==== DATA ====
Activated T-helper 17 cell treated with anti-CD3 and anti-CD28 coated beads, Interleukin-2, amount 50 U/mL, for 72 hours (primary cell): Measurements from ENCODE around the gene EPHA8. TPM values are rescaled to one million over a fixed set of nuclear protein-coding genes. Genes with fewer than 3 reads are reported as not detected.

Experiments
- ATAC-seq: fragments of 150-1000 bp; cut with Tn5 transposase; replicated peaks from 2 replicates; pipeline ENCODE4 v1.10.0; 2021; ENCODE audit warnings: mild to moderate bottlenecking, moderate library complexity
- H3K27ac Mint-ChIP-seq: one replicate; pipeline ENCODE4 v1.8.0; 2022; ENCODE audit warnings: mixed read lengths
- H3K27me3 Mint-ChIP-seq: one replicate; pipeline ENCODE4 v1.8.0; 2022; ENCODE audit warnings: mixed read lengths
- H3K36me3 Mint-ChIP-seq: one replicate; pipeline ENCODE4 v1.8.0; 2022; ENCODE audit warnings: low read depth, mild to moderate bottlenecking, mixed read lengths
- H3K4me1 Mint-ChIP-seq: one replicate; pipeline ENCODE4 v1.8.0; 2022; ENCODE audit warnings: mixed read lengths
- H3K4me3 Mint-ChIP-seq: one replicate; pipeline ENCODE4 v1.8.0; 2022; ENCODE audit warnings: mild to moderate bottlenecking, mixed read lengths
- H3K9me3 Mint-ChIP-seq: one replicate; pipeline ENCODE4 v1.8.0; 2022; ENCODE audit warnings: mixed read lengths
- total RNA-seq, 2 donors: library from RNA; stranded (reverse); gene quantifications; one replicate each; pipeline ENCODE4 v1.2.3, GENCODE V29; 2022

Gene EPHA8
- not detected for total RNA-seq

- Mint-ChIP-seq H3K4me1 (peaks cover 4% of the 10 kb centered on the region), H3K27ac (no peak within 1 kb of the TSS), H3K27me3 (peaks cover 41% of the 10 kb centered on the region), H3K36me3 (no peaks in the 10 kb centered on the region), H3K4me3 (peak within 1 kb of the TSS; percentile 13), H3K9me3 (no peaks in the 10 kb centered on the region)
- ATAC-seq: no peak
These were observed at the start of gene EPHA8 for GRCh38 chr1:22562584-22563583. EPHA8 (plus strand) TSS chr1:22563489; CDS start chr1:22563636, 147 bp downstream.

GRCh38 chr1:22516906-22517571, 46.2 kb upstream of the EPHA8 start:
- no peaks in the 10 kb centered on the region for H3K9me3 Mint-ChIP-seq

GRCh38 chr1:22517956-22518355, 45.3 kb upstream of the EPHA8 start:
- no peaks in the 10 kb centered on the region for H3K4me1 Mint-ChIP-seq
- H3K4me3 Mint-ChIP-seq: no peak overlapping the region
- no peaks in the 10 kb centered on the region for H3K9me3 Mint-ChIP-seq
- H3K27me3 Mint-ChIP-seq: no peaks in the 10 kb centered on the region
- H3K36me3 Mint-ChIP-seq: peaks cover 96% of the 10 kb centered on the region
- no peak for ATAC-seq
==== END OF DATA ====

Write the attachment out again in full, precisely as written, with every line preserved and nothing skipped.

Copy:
Activated T-helper 17 cell treated with anti-CD3 and anti-CD28 coated beads, Interleukin-2, amount 50 U/mL, for 72 hours (primary cell): Measurements from ENCODE around the gene EPHA8. TPM values are rescaled to one million over a fixed set of nuclear protein-coding genes. Genes with fewer than 3 reads are reported as not detected.

Experiments
- ATAC-seq: fragments of 150-1000 bp; cut with Tn5 transposase; replicated peaks from 2 replicates; pipeline ENCODE4 v1.10.0; 2021; ENCODE audit warnings: mild to moderate bottlenecking, moderate library complexity
- H3K27ac Mint-ChIP-seq: one replicate; pipeline ENCODE4 v1.8.0; 2022; ENCODE audit warnings: mixed read lengths
- H3K27me3 Mint-ChIP-seq: one replicate; pipeline ENCODE4 v1.8.0; 2022; ENCODE audit warnings: mixed read lengths
- H3K36me3 Mint-ChIP-seq: one replicate; pipeline ENCODE4 v1.8.0; 2022; ENCODE audit warnings: low read depth, mild to moderate bottlenecking, mixed read lengths
- H3K4me1 Mint-ChIP-seq: one replicate; pipeline ENCODE4 v1.8.0; 2022; ENCODE audit warnings: mixed read lengths
- H3K4me3 Mint-ChIP-seq: one replicate; pipeline ENCODE4 v1.8.0; 2022; ENCODE audit warnings: mild to moderate bottlenecking, mixed read lengths
- H3K9me3 Mint-ChIP-seq: one replicate; pipeline ENCODE4 v1.8.0; 2022; ENCODE audit warnings: mixed read lengths
- total RNA-seq, 2 donors: library from RNA; stranded (reverse); gene quantifications; one replicate each; pipeline ENCODE4 v1.2.3, GENCODE V29; 2022

Gene EPHA8
- not detected for total RNA-seq

- Mint-ChIP-seq H3K4me1 (peaks cover 4% of the 10 kb centered on the region), H3K27ac (no peak within 1 kb of the TSS), H3K27me3 (peaks cover 41% of the 10 kb centered on the region), H3K36me3 (no peaks in the 10 kb centered on the region), H3K4me3 (peak within 1 kb of the TSS; percentile 13), H3K9me3 (no peaks in the 10 kb centered on the region)
- ATAC-seq: no peak
These were observed at the start of gene EPHA8 for GRCh38 chr1:22562584-22563583. EPHA8 (plus strand) TSS chr1:22563489; CDS start chr1:22563636, 147 bp downstream.

GRCh38 chr1:22516906-22517571, 46.2 kb upstream of the EPHA8 start:
- no peaks in the 10 kb centered on the region for H3K9me3 Mint-ChIP-seq

GRCh38 chr1:22517956-22518355, 45.3 kb upstream of the EPHA8 start:
- no peaks in the 10 kb centered on the region for H3K4me1 Mint-ChIP-seq
- H3K4me3 Mint-ChIP-seq: no peak overlapping the region
- no peaks in the 10 kb centered on the region for H3K9me3 Mint-ChIP-seq
- H3K27me3 Mint-ChIP-seq: no peaks in the 10 kb centered on the region
- H3K36me3 Mint-ChIP-seq: peaks cover 96% of the 10 kb centered on the region
- no peak for ATAC-seq